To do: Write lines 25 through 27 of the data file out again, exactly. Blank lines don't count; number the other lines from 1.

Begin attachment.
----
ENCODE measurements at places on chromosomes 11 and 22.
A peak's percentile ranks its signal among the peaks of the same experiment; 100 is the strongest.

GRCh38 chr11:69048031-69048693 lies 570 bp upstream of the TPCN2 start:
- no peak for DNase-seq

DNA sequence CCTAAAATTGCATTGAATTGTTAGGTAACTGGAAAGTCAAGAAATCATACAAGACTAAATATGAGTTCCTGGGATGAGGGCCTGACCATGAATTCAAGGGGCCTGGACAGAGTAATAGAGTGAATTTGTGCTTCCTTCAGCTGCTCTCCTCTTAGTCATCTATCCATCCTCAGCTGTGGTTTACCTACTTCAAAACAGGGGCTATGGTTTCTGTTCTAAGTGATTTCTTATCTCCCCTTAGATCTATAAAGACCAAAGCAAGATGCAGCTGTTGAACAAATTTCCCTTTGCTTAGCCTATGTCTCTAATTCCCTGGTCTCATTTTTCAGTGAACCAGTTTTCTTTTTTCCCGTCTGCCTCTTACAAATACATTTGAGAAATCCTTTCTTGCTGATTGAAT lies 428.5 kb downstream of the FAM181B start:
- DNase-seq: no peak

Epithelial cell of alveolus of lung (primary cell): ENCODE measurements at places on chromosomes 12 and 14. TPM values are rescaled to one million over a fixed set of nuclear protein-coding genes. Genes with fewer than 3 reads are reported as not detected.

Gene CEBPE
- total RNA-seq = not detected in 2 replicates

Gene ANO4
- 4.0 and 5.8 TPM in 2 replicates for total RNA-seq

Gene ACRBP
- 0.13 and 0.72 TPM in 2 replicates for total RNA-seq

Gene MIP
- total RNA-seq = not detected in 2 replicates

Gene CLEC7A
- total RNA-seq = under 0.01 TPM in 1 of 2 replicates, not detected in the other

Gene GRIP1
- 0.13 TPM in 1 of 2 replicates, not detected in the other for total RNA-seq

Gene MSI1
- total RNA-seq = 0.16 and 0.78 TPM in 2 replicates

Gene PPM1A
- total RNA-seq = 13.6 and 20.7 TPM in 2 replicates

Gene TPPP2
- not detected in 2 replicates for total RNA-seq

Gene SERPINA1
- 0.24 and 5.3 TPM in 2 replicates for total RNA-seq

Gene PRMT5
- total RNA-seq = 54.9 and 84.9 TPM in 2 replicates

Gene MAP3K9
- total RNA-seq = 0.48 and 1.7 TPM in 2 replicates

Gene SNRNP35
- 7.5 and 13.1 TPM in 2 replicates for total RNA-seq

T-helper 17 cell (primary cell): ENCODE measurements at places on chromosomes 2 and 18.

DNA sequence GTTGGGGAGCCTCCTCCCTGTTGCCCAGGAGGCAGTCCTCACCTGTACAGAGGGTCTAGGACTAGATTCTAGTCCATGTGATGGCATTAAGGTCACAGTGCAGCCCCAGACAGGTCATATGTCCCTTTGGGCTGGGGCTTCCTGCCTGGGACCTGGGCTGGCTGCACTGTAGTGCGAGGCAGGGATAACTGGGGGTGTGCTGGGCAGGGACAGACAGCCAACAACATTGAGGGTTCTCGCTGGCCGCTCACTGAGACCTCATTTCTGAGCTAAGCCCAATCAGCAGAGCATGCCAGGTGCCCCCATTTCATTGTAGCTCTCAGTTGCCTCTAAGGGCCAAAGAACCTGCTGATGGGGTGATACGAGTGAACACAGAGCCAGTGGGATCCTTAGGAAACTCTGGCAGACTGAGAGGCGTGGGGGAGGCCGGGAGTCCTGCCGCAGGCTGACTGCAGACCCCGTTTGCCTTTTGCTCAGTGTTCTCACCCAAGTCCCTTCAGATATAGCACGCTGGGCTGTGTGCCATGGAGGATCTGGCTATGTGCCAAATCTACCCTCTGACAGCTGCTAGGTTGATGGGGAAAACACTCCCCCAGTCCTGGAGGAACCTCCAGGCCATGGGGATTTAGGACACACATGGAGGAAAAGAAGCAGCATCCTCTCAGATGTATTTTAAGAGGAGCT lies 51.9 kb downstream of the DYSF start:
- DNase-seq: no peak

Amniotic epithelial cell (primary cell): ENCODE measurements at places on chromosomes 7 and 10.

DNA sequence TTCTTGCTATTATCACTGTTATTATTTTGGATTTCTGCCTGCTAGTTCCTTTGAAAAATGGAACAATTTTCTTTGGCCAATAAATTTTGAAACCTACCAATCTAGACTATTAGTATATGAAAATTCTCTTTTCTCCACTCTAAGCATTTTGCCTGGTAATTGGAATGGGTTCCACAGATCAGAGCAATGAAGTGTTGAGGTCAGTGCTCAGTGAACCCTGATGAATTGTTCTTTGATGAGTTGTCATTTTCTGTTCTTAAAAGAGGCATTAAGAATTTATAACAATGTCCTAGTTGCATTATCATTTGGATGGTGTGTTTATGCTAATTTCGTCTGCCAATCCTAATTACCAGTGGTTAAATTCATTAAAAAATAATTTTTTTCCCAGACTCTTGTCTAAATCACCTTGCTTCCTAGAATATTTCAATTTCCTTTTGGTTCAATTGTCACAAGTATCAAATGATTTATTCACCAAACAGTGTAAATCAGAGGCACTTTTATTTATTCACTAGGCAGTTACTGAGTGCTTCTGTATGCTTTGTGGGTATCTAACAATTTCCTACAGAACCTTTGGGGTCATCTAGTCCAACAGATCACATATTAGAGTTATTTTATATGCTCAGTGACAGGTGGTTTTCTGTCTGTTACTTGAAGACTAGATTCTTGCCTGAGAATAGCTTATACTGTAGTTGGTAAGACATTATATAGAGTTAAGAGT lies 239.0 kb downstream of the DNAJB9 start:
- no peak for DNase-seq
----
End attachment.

- not detected in 2 replicates for total RNA-seq

Gene SERPINA1
- 0.24 and 5.3 TPM in 2 replicates for total RNA-seq